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I work as a software developer. I have taken on another task which is not part of my job, setting up a bunch of new servers for a new application that the company I work for has bought.

I am working with two people who work full time in this area. We are supposedly working on this task as a team but the other two members are doing as little as possible. One person is remote, and we have a group skype chat. He is supposed to be doing stuff at the remote site, and he doesn't do anything. When I ask him about stuff in the group chat he either says 'sure', and then does nothing or he doesn't reply.

The other team member doesn't really have the skills required to do the job, and doesn't seem interested in learning them either.

It's frustrating. I don't really know what to do.

How can I make sure my other team members contribute to the project?

marked as duplicate by David K, gnat, JasonJ, Mister Positive, Draken Jun 13 '17 at 13:29

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  • I feel with you. But what is your precise question? Also, did you contact your manager about it? – Annatar Jun 13 '17 at 8:43
  • I have similar problems every now and again. I tend to give them an acceptable amount of time to complete their task then if nothings happened escalate it to a chat that has a manager in it. I try to avoid doing it until it is about become a problem for my own work. It's not your job to ride someone to complete their work. You can get the manager to do it. – Snowlockk Jun 13 '17 at 8:54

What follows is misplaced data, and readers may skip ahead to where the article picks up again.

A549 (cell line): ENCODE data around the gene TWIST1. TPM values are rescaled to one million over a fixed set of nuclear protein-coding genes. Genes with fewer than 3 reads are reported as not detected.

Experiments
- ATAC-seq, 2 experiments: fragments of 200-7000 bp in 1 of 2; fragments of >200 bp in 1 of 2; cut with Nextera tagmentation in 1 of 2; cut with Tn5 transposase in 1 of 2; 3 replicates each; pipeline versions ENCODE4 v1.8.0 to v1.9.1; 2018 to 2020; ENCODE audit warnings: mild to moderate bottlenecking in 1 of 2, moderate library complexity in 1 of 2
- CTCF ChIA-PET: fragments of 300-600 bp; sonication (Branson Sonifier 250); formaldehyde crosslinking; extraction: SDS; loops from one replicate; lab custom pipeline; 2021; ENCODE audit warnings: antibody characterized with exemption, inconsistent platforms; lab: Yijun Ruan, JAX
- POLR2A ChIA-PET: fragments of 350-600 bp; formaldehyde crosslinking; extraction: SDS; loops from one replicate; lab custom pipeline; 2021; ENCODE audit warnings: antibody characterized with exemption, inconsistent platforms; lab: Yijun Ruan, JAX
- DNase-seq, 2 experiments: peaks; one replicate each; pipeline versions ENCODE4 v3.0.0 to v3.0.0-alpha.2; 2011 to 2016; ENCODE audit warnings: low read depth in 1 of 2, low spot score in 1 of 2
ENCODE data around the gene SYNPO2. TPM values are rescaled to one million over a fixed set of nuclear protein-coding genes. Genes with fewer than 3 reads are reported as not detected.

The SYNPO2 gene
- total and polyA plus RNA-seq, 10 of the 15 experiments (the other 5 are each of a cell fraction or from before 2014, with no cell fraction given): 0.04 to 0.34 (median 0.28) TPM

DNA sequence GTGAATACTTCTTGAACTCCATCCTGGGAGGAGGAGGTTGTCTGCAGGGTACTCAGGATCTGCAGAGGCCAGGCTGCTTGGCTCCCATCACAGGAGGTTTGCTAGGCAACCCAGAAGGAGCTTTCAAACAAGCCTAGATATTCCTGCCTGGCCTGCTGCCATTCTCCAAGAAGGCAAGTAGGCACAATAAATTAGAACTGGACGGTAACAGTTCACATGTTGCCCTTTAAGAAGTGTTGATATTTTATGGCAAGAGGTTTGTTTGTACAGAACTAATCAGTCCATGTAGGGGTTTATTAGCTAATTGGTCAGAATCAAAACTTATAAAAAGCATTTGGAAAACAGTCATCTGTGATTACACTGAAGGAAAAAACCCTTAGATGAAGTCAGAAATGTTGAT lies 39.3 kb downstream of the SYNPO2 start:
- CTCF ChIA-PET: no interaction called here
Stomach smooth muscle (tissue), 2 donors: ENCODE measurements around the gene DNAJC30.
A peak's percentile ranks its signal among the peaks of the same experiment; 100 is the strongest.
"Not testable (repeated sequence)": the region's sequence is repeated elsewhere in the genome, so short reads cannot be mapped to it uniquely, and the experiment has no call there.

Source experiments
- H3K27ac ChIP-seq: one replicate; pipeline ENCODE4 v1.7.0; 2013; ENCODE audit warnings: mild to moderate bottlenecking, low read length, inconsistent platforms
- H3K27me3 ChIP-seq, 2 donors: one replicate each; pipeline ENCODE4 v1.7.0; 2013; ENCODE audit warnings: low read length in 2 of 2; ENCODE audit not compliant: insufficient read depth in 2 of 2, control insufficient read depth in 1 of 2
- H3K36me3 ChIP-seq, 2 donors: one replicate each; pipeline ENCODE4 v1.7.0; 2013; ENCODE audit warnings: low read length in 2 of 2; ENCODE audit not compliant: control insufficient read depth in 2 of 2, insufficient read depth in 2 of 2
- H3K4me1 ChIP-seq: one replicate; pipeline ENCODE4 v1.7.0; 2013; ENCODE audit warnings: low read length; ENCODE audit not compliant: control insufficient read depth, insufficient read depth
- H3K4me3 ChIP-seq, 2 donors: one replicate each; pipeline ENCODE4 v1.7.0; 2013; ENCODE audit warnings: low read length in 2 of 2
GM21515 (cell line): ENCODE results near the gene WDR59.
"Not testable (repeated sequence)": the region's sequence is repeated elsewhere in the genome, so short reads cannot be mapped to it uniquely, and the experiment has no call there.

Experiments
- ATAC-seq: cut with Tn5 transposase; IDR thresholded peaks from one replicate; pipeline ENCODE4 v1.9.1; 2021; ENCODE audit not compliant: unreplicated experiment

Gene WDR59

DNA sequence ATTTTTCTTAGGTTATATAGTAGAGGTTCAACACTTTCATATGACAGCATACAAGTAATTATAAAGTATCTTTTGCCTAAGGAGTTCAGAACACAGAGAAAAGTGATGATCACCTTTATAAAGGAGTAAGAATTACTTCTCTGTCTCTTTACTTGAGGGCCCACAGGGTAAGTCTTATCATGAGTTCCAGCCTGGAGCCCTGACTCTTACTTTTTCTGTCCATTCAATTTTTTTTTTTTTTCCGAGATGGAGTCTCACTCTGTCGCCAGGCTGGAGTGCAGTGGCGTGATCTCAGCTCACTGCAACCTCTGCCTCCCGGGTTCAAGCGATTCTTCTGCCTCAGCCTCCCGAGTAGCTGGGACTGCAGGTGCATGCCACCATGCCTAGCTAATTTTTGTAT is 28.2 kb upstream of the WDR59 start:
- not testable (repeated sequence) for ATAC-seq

• Ideally you should inspire them somehow. If you can't, do all the work and take all the credit. – Beo Jun 13 '17 at 11:04
  • "I have taken on another task which is not part of my job" Don't do that. – Fattie Jun 13 '17 at 12:33
  • Can you easily accomplish this task by yourself? Tell management that you don't want those two Bozos anywhere near "your" project. – A. I. Breveleri Jun 13 '17 at 13:25
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How can I make sure my other team members contribute to the project?

It appears you are attempting to lead this project.

If that's the case, call a meeting (via phone or whatever communication method you use for these sorts of projects), assign tasks and assign due dates. Send around notes after the meeting with the details, and include the manager(s) of each member of the project team.

Make sure that one of the tasks is another meeting to check in on the status of assigned tasks.

If this fails to keep the project on track, you may need to include the manager(s) in a meeting.

Sometimes, you'll learn that your project is not considered a priority by the other team members and that they are being instructed to spend their time elsewhere at this project's expense. The about process should help determine if that's the case. And if so, you'll need to adjust your expectations accordingly.

If you aren't actually the leader, then you simply need to escalate the issue to whoever is in the lead and ask how you can get the other team members' cooperation.

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